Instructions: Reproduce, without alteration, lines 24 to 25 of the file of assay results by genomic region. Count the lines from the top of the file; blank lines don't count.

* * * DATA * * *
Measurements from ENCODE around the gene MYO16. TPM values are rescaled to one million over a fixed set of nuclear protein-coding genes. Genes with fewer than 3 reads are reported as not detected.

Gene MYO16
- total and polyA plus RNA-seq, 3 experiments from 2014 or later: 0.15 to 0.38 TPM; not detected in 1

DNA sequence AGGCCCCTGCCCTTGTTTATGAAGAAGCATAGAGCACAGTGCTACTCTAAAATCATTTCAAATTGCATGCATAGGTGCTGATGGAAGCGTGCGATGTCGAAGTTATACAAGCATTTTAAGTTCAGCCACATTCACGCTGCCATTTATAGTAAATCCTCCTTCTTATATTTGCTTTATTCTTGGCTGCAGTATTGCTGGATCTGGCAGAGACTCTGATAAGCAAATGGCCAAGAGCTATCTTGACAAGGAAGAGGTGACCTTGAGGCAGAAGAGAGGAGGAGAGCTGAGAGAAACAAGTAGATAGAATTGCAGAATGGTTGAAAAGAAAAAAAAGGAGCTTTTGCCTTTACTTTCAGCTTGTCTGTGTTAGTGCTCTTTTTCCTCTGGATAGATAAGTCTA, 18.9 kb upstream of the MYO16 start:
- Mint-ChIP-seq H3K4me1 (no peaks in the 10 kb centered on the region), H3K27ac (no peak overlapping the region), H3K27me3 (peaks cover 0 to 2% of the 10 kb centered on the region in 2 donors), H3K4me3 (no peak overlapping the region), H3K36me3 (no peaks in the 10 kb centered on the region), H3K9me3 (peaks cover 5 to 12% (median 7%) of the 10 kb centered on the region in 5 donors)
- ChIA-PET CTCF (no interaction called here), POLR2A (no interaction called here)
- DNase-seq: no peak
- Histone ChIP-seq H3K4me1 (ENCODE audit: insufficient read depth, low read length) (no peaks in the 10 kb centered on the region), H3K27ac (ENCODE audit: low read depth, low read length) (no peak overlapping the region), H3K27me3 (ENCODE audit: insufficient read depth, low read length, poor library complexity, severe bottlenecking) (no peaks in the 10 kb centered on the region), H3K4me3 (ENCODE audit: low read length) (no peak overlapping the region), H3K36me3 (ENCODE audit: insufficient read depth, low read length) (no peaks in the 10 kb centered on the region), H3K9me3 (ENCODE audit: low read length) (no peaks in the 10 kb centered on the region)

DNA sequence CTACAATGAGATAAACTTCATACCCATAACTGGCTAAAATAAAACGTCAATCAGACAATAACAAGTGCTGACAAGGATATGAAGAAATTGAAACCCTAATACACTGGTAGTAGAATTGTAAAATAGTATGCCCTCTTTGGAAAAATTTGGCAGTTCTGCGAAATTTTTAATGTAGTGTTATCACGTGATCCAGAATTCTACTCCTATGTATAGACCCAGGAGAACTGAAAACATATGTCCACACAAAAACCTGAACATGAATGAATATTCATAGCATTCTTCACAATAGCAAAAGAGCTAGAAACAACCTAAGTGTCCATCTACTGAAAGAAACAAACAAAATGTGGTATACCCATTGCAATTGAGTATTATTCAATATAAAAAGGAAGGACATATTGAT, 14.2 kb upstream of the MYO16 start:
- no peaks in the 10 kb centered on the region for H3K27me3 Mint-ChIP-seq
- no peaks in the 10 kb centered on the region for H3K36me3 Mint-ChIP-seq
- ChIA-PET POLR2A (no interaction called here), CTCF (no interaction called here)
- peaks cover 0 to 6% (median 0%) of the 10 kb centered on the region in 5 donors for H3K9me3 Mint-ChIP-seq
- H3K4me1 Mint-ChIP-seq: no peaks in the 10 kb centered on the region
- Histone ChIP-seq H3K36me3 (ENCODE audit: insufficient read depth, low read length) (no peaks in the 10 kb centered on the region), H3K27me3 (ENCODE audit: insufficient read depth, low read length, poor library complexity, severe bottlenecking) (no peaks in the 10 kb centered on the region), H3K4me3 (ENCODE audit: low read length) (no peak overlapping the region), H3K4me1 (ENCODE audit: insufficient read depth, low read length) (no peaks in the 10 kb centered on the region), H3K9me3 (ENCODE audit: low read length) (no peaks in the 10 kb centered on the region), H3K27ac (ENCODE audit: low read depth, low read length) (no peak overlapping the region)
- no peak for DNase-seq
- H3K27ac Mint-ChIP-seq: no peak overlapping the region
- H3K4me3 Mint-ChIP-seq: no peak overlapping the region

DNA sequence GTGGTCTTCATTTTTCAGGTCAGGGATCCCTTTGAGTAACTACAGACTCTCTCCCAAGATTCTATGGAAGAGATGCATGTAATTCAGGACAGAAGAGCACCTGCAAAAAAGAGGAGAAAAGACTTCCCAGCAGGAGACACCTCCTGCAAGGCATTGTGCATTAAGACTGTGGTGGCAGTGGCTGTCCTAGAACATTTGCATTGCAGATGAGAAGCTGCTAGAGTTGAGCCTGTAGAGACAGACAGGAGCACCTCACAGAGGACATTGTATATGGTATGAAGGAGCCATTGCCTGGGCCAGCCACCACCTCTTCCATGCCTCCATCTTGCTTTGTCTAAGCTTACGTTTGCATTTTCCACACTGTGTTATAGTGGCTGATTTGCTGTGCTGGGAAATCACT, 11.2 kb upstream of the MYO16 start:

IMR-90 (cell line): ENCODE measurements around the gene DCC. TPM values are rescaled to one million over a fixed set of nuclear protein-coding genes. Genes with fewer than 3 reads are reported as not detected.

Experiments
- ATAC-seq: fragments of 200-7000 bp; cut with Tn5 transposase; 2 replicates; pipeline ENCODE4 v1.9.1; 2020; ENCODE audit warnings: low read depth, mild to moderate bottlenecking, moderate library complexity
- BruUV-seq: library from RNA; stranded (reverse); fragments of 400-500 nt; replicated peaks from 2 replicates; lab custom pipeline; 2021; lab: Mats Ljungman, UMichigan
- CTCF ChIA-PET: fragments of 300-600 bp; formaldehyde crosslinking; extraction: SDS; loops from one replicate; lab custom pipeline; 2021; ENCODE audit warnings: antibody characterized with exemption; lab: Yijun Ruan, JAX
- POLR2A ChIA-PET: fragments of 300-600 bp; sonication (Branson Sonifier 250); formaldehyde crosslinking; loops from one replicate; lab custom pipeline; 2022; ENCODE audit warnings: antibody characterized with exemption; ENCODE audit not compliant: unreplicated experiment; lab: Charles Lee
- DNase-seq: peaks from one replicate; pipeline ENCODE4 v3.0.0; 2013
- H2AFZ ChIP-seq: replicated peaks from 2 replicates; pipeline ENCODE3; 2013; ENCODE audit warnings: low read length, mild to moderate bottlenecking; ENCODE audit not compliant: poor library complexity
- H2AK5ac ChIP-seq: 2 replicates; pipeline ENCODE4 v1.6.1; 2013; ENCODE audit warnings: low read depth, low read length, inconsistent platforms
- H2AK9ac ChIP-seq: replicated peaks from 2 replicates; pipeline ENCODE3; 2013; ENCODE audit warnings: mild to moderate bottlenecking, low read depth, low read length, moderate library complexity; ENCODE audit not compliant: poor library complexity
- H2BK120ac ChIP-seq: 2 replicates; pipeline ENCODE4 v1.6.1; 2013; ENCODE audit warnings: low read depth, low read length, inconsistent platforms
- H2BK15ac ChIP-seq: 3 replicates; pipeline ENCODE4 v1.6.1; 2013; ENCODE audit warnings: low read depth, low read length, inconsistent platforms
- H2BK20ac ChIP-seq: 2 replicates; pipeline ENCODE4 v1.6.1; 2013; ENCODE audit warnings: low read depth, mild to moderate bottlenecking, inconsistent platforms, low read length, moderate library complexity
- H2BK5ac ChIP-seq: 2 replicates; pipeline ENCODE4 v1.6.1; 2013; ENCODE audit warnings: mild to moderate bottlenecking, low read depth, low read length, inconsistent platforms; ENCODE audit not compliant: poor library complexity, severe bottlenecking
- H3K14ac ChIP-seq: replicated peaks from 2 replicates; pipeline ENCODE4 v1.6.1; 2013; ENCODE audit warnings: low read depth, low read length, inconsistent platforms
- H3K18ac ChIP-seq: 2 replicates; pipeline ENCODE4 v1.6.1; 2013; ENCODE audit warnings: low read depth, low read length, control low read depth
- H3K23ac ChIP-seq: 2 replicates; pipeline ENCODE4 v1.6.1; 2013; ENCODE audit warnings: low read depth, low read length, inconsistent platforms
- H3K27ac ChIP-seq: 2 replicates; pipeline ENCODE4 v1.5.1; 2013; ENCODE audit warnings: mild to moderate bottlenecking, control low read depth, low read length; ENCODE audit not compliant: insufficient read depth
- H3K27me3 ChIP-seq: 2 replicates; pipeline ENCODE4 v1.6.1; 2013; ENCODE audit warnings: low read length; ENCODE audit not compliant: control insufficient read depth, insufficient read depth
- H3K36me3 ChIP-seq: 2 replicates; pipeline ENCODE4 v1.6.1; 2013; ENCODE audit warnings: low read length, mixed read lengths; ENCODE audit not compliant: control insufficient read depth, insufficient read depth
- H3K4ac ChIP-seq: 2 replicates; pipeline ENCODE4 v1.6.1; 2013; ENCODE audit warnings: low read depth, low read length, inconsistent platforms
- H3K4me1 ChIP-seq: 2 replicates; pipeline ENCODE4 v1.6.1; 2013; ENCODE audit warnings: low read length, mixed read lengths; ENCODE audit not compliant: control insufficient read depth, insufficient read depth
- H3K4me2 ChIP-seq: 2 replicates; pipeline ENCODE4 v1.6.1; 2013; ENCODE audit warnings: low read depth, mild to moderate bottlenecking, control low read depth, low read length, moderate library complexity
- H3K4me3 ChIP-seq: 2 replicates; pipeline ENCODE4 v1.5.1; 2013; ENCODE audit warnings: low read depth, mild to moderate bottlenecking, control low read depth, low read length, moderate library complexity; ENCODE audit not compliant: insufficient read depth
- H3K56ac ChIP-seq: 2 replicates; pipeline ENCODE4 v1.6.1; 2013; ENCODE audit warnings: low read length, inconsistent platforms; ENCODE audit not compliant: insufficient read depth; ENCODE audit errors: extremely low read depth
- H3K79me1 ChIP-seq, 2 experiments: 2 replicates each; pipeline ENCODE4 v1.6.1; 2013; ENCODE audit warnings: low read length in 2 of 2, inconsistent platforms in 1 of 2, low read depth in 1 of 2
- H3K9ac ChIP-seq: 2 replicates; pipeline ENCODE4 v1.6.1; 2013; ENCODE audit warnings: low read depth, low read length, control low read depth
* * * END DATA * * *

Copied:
- CTCF ChIA-PET: fragments of 300-600 bp; formaldehyde crosslinking; extraction: SDS; loops from one replicate; lab custom pipeline; 2021; ENCODE audit warnings: antibody characterized with exemption; lab: Yijun Ruan, JAX
- POLR2A ChIA-PET: fragments of 300-600 bp; sonication (Branson Sonifier 250); formaldehyde crosslinking; loops from one replicate; lab custom pipeline; 2022; ENCODE audit warnings: antibody characterized with exemption; ENCODE audit not compliant: unreplicated experiment; lab: Charles Lee